The geography of Malaysia has been fundamental in the development of the rich and varied history of this resource-abundant country. At a strategic crossroads between the Eastern and Western worlds, the Malay Peninsula separates the Indian Ocean from the South China Sea. Since ancient times merchants and foreign cultures have been attracted to this land to conduct business and trade.
Indians had a lasting influence on art and culture while the Arabs who passed through Malaysia as early as the tenth century brought Islam which first became established on the Malay Peninsula in the 14th and 15th centuries. The Portuguese and the Dutch introduced European economic practices and methods while the British instilled the foundation of Malaysia’s political structure. This cosmopolitan influence profoundly effected Malaysia’s history and culture, and the cartography of this region in past centuries reflected the need and development of accurate maps.
The earliest settlers of the Malay Peninsula may have come overland from southern China thousands of years ago. These were the ancestors of the Orang Asli (“original people”). The ancestors of the Malays and the Orang Laut (sea farers and nomads) traveled by sea from south China to Taiwan, and eventually from Borneo and the Philippines. There is archaeological evidence of humans inhabitating the Niah Caves in Sarawak (on the island of Borneo) dating back 40,000 years ago.
About 1400 a group of Malay-speaking migrants came to the Malay Peninsula from Sumatra (now part of Indonesia) and established a trading kingdom called Malacca. The Europeans arrived in Malaysia during the 1500’s and in 1511 Malacca was captured by the Portuguese lured by the very lucrative spice trade. During the 15th and the early 16th centuries Malacca was as a major player in the spice trade, serving as a gateway between the Spice Islands and the high-paying Eurasian markets. The Dutch eventually defeated the Portuguese in 1641 and when they captured Malacca it was no longer an important trading center. Malacca was traded to the British by the Dutch for Bencoolen, Sumatra and in 1824 the Dutch signed a treaty which surrendered their possessions on the Malay Peninsula to the British.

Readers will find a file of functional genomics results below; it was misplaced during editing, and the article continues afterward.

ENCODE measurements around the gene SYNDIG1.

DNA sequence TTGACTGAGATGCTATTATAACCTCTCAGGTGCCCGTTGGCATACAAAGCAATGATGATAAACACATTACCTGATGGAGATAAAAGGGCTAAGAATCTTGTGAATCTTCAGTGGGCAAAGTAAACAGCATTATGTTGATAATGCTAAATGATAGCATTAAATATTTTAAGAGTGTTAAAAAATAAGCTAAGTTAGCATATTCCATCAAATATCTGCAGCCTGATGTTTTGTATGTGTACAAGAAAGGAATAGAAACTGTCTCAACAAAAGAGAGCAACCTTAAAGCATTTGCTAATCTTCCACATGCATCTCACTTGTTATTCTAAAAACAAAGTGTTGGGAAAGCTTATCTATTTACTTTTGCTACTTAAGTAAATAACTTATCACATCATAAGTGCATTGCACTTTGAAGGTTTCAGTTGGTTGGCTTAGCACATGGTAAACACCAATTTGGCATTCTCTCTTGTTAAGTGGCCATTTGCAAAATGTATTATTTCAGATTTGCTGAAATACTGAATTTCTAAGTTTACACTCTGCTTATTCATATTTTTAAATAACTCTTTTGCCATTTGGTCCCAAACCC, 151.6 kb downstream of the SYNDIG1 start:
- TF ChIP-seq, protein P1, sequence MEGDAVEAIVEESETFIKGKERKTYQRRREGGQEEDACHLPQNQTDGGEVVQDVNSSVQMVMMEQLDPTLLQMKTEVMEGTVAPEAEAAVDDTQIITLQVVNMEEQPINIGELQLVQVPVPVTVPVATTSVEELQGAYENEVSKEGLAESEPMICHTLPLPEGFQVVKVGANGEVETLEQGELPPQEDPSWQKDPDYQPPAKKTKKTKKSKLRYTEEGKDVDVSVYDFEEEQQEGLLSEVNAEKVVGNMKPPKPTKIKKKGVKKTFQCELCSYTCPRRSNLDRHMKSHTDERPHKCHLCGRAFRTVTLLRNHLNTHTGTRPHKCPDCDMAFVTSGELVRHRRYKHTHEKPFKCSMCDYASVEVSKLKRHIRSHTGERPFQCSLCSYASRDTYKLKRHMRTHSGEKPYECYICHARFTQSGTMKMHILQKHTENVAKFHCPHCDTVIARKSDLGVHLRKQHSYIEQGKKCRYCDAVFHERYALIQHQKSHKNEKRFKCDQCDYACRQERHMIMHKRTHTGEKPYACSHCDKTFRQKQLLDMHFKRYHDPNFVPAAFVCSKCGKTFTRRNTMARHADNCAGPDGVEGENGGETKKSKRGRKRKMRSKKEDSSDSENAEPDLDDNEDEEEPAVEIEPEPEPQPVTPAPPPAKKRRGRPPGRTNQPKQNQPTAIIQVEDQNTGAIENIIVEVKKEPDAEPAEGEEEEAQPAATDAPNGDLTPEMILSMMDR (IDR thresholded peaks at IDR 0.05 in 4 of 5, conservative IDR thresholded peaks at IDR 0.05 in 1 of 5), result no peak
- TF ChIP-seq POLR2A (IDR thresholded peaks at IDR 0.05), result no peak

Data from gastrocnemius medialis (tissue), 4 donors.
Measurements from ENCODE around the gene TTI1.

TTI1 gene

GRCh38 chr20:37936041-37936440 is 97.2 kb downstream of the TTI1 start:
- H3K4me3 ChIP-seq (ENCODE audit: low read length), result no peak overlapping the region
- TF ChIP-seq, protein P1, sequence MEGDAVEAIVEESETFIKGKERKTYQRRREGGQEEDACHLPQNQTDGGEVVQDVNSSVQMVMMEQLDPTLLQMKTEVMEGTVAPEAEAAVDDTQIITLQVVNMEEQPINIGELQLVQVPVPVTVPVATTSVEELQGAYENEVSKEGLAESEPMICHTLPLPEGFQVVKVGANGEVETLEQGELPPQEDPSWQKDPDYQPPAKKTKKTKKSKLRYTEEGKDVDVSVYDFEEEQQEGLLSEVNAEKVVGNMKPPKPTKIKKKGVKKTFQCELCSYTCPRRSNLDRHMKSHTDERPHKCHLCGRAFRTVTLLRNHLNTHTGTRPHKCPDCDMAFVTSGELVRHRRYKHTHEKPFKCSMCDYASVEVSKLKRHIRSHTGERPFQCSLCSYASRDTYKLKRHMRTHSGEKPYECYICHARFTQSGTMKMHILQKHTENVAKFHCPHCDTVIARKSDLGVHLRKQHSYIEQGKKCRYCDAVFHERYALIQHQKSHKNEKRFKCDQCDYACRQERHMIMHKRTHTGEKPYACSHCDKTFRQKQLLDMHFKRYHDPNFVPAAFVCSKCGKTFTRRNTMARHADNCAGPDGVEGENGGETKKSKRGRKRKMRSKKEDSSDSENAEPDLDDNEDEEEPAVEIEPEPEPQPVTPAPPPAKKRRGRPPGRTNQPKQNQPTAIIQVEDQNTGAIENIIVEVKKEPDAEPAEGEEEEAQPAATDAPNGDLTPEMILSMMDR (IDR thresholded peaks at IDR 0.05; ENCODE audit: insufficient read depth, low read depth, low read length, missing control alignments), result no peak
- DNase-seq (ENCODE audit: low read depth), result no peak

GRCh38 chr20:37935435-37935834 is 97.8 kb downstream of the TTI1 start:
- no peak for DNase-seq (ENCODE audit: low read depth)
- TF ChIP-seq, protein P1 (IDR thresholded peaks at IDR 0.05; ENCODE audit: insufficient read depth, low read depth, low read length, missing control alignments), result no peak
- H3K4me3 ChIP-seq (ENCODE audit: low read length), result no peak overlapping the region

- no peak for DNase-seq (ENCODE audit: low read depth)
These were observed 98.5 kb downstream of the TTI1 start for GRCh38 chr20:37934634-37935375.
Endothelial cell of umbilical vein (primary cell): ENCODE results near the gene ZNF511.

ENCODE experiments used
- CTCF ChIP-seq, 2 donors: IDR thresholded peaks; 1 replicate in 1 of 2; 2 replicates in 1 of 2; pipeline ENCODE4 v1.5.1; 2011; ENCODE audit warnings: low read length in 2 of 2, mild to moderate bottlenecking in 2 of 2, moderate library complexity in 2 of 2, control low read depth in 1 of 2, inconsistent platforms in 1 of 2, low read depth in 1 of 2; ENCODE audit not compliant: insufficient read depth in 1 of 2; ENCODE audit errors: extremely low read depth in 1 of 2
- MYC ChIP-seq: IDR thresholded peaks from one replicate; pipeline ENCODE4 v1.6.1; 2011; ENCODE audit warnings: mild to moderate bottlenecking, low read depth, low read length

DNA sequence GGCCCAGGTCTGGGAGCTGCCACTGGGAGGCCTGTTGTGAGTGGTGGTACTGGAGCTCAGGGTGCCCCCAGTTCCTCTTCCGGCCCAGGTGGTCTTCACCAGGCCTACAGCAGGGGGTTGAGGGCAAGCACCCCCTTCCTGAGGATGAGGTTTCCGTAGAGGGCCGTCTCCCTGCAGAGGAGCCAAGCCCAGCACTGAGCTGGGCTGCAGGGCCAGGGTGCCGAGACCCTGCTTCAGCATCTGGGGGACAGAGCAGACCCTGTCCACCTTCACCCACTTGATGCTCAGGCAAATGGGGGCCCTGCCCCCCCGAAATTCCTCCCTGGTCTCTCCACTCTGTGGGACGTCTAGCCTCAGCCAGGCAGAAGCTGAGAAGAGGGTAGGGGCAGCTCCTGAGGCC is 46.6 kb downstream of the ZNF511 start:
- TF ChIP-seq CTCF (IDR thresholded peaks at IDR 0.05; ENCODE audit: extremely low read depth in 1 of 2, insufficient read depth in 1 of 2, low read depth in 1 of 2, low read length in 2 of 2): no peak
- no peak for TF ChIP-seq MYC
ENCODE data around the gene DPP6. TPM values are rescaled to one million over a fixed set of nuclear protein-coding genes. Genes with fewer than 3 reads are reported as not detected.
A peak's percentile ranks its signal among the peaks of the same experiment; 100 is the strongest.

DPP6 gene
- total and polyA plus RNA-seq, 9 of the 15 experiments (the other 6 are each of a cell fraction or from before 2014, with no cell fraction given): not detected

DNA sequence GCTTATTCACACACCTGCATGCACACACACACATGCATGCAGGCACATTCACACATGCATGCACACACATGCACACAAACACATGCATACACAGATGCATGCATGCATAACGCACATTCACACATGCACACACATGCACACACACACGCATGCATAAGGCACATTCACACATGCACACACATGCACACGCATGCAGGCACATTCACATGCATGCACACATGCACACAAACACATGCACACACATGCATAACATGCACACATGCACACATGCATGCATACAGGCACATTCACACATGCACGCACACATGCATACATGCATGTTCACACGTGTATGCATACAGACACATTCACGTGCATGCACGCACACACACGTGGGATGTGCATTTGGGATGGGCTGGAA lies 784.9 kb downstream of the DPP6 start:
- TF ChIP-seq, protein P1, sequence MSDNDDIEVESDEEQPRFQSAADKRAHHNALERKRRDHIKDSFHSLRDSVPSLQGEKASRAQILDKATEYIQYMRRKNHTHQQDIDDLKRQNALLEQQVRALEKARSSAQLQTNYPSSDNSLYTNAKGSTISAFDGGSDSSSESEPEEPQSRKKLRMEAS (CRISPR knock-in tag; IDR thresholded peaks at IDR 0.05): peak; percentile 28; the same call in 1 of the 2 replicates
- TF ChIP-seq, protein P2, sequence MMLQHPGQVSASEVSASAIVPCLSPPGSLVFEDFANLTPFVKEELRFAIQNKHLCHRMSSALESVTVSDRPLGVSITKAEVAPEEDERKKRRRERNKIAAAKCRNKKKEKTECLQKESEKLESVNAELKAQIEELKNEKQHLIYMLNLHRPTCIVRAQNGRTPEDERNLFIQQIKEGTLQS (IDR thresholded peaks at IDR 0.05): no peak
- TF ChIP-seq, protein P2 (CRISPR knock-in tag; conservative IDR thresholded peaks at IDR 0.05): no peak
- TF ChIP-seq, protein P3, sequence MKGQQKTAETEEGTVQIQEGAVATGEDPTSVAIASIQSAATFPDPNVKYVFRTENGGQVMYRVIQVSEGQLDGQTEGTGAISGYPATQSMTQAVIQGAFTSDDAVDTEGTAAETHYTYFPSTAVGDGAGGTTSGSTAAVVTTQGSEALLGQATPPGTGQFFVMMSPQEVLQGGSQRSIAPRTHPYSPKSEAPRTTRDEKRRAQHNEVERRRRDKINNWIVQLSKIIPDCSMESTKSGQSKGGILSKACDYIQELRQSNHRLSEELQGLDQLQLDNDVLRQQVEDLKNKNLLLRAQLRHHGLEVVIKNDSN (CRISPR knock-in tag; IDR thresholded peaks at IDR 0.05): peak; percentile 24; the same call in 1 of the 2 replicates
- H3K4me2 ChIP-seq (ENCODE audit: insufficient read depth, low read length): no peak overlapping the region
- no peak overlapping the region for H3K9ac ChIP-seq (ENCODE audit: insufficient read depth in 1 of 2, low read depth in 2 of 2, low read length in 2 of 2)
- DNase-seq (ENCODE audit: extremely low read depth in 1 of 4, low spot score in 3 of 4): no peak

The British acquired Penang Island in 1786 and established a settlement called George Town. In 1819 Britain established a trading post on Singapore Island. To protect its shipping lanes between China and India, Britain eventually acquired more control over the region. It would take until the early 1900’s until Britain established total control over Malaysia.
On the island of Borneo the sultan of Brunei ceded the southern part of his territory in 1841 to James Brooke, a wealthy English adventurer who had aided the sultan in repressing a local rebellion. This territory eventually became present-day Sarawak. Brooke and his descendants (called “white rajahs”) ruled Sarawak until the 1940’s. In 1881, North Borneo (present-day Sabah) came under the control of the British North Borneo Company, a privately held trading company. The British declared North Borneo and Sarawak to be British protectorates in 1888 and by 1914 Britain had either direct or indirect colonial control over all the lands that now make up Malaysia, this they called British Malaya.
The Japanese invasion in 1941 and subsequent occupation of Malaysia from 1942 to 1945 ended British domination in Malaysia.
In 1957 an independent, multi-racial Federation of Malaya was established. On August 31st 1963, the British territories in North Borneo and Singapore were granted independence. Malaysia formally came into being on September 16th 1963, consisting of Malaya, Sabah, Sarawak and Singapore.
Singapore withdrew from Malaysia and officially became the Republic of Singapore on August 9th 1965. Singapore is one of three Sovereign island city-states in the world today; the other two are Monaco and Vatican City.